THE STORY – A college professor gets drawn into an escalating battle of wills after she catches two hunters trespassing on her property in the remote mountains of the American West.
THE CAST – Thandiwe Newton, Joris Jarsky & Jefferson White
THE TEAM – Julian Higgins (Director/Writer) & Shaye Ogbonna (Writer)
THE RUNNING TIME – 102 Minutes
Countless actors working today deserve a bigger spotlight than they have received. Even the ones who have managed to find more high-profile success often do so while still maintaining a background presence in their varied projects. One could see that for much of Thandiwe Newton’s career, as she has given some amazing performances in a plethora of well-regarded pieces but has yet to be central to an entire story. “God’s Country” finds her squarely at the center and provides her with the favorable circumstance to showcase her talents further. Unfortunately, the film that surrounds her comes up much shorter in its attempt to communicate anything on a deeper level meaningfully.
Newton plays Sandra, a college professor living out her lonely existence following the death of her mother. While consumed with her own journey of grief, she also finds herself in conflict with some locals encroaching on her property in the isolated wilderness. A pair of hunters have been trespassing in order to find game, putting them at odds with a headstrong Sandra who is determined to put them in place. However, her actions only cause further consternation amongst the townsfolk. The local sheriff (Jeremy Bobb) does little to diffuse the growing tension, while Nathan (Joris Jarsky) and Samuel (Jefferson White) continue their provocation. These events only bring to the surface all the tormented feelings within Sandra, leading her and those in battle around her to a dramatic escalation.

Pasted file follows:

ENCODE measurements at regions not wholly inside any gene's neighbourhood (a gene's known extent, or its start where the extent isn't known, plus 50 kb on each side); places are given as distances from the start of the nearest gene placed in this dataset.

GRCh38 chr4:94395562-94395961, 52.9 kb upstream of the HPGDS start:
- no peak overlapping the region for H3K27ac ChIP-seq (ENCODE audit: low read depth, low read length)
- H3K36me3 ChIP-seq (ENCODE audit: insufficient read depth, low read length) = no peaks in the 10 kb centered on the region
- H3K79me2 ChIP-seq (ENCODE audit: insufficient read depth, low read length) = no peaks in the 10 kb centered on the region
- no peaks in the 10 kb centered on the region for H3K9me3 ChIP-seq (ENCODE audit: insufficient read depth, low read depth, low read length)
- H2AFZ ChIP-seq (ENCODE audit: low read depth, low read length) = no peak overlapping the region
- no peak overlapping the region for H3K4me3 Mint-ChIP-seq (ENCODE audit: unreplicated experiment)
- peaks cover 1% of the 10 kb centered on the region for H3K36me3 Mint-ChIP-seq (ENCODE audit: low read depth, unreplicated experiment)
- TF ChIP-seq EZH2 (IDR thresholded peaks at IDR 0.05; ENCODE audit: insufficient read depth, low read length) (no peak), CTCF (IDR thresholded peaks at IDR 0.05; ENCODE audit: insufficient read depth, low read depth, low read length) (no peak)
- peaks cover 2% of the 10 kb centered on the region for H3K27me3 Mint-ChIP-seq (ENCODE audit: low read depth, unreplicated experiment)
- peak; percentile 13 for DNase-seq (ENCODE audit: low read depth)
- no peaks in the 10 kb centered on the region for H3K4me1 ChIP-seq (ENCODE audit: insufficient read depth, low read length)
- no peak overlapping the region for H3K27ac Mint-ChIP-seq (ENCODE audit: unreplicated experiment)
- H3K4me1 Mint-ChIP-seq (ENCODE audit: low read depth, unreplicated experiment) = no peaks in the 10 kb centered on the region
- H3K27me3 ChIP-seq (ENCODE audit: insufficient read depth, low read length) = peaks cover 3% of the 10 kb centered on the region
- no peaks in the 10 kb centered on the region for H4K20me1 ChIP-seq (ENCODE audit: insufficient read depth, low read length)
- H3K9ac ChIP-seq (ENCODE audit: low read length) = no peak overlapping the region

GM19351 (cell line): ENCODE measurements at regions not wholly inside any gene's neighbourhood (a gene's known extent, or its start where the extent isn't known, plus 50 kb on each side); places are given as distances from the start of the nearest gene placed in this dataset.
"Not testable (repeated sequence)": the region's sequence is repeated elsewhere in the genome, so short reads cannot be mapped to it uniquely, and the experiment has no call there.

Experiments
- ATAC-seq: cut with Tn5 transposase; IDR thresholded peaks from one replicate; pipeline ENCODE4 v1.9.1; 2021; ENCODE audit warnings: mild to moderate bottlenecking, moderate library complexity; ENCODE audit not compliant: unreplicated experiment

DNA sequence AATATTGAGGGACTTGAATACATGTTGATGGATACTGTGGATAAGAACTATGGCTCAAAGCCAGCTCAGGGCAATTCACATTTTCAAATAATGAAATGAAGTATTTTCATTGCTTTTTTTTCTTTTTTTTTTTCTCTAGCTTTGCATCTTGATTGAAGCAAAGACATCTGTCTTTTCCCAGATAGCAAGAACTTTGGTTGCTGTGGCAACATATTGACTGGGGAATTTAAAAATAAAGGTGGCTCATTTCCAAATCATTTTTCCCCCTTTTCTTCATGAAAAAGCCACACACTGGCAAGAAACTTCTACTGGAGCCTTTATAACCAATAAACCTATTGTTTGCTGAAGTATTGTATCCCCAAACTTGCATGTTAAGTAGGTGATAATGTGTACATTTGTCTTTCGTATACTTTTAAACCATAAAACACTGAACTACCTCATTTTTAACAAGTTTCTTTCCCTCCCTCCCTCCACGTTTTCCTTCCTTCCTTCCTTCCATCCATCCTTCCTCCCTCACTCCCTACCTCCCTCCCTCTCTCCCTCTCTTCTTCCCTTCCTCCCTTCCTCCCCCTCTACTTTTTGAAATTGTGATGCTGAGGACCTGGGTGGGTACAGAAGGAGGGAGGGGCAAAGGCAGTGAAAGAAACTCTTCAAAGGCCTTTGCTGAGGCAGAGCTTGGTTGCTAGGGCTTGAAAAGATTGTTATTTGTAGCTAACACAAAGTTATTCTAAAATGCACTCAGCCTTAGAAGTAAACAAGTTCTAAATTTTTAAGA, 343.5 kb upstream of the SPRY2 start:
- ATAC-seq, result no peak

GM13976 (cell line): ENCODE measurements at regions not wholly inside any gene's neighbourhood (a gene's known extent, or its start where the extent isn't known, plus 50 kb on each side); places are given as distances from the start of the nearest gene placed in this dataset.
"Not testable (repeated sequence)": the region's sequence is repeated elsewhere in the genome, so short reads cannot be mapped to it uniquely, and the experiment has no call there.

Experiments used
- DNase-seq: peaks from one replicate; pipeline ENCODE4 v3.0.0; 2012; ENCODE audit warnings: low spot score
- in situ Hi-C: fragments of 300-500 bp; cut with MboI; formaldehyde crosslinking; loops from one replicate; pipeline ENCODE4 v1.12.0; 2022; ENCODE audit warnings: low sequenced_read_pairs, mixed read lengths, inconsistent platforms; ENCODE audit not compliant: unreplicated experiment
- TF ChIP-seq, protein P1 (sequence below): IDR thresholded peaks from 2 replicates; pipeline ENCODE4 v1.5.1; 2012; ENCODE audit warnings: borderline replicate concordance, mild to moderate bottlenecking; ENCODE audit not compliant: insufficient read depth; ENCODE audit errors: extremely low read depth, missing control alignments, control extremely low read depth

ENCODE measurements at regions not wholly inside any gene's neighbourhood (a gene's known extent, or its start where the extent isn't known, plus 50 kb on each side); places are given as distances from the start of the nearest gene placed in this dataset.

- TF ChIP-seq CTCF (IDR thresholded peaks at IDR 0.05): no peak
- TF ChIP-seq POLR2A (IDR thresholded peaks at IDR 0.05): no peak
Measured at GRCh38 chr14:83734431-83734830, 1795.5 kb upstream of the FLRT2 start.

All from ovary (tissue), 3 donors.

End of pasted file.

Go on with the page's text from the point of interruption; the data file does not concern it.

As noted, Newton has shown many fantastic portrayals in the past, and it is wonderful to see her take center stage. What’s particularly captivating about her is the sense of stillness she creates, never indulging in histrionics and instead opting for an interior expression. She holds so much power in a gaze that lingers in a moment so that when the sharp emotional strikes reveal themselves, the impact is sizable and affecting. There is a nuance to Newton’s work that is appreciated and is by far the standout amongst the cast. There are some notable turns from the supporting players, still. Bobb has an awkward but effective charisma that fits well with this small-town policeman, while both Jarsky and White maintain a foreboding mood that matches the suspense around their intentions. It’s an able ensemble, though all in the service of the lead protagonist, and none give more than what is necessary.
Julian Higgins crafts an atmospheric tone that is saturated with tension. At least, the filmmaking evokes such a disposition through the strong compositions of the barren landscapes. The haunting score aids in elevating this pervasive anxiety and helps establish this character study’s driving momentum. However, the script from Higgins and Shaye Ogbonna leaves much to be desired. One is grateful for the manner in which the strife fluctuates between internal and external forces, which keeps the narrative engaging. It is unfortunate that this endeavor does not accomplish much beyond the surface. The storytelling doesn’t not calibrate these two planes gracefully, which often contributes to the languid pace and dry spirits. The story is also thematically muddled, bringing up socially minded commentary on the subjects of police brutality and workplace sexual harassment without authentically tying into the more personal exploration. By the time the finale is reached, the events lack a profound conclusion and leaves an enduring hollowness. The screenplay has good intentions but struggles to join all its disparate topics into a satisfying whole.
Whatever there is to value in “God’s Country” is ultimately undermined by so many other elements. Newton delivers an engrossing performance that is layered in a method that draws one into this character’s plight. It’s a testament to her great skill and compliments the solemn temperament that can often be quite alluring. Sadly, the foundation lacks an intrigue to warrant greater investment. The disorganized presentation of these themes is at odds with the central plot, and neither sufficiently achieves victory. One is grateful for the opportunity granted to Newton for such an exhibition. The final results are far less than the sum of its parts.